What was confusing me, more than anything, was that I had no urge to push what so ever. I'd read in several books that it's quite common for everything to stop completely once the cervix is fully dilated, to allow the body to rest before it goes in for the final leg, so I guessed this was what was happening, and chilled out for a moment.

At this point, the doorbell rang. Boyfriend went to answer it and as he left the room I felt a strong wave pass through me, no pain, no discomfort, just like every fibre in my body doing a strange, coordinated rolling movement from top to bottom, and I felt Baby's head emerge... so I just knelt there, wondering what to do, and hoping someone would be back in a moment. Whilst I knelt, pondering the situation, I felt Baby slowly rotate inside me (weirdest feeling) but still no urge to push. Then, there was another of those rolling waves, starting in my shoulders and going all the way down to my pelvis, and a sudden gushing sensation... I rocked back, looked at the floor, and there, on the pillow that I'd positioned beneath me, was a pile of baby and umbilical cord!



Time seemed to slow down but I'm certain I acted in the blink of an eye, scooping up this tiny baby and holding me against her chest. She didn't make a sound and laid against me, as I rubbed her and spoke to her, telling her it was OK. At no point was I at all scared but it dawned on me that if there was anything wrong (shouldn't she have cried by now? was she supposed to be this purple?) that we hadn't even called a midwife yet. At that point, the door opened and Boyfriend walked in with Marika, our doula, who both, in a split second after locking eyes with me, realised that I was, in fact, holding a baby.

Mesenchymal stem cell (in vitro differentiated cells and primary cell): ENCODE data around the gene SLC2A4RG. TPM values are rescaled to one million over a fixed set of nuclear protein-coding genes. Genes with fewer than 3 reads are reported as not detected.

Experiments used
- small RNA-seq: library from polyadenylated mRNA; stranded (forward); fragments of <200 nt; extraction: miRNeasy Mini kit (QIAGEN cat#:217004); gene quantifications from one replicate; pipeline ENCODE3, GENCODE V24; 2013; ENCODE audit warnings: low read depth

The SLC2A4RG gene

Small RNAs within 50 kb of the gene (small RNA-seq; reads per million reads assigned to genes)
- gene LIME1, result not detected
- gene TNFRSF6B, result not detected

I loved the moment that followed. Boyfriend obviously burst in to tears (this was always going to happen), and fell on to the bed infront of me and the two of us cuddled our baby between us, just as she let out a series of loud, gurgley cries - much to my relief. As we both soothed the baby, the cries were very short lived, and I suggested we have a look to find out whether we had a little boy or girl, I rolled her gently away from my body and then there was much kissing and cuddling as we learned that we had a brand new daughter, a first for both of us - Boyfriend already has two boys from a previous relationship, where I have Seb.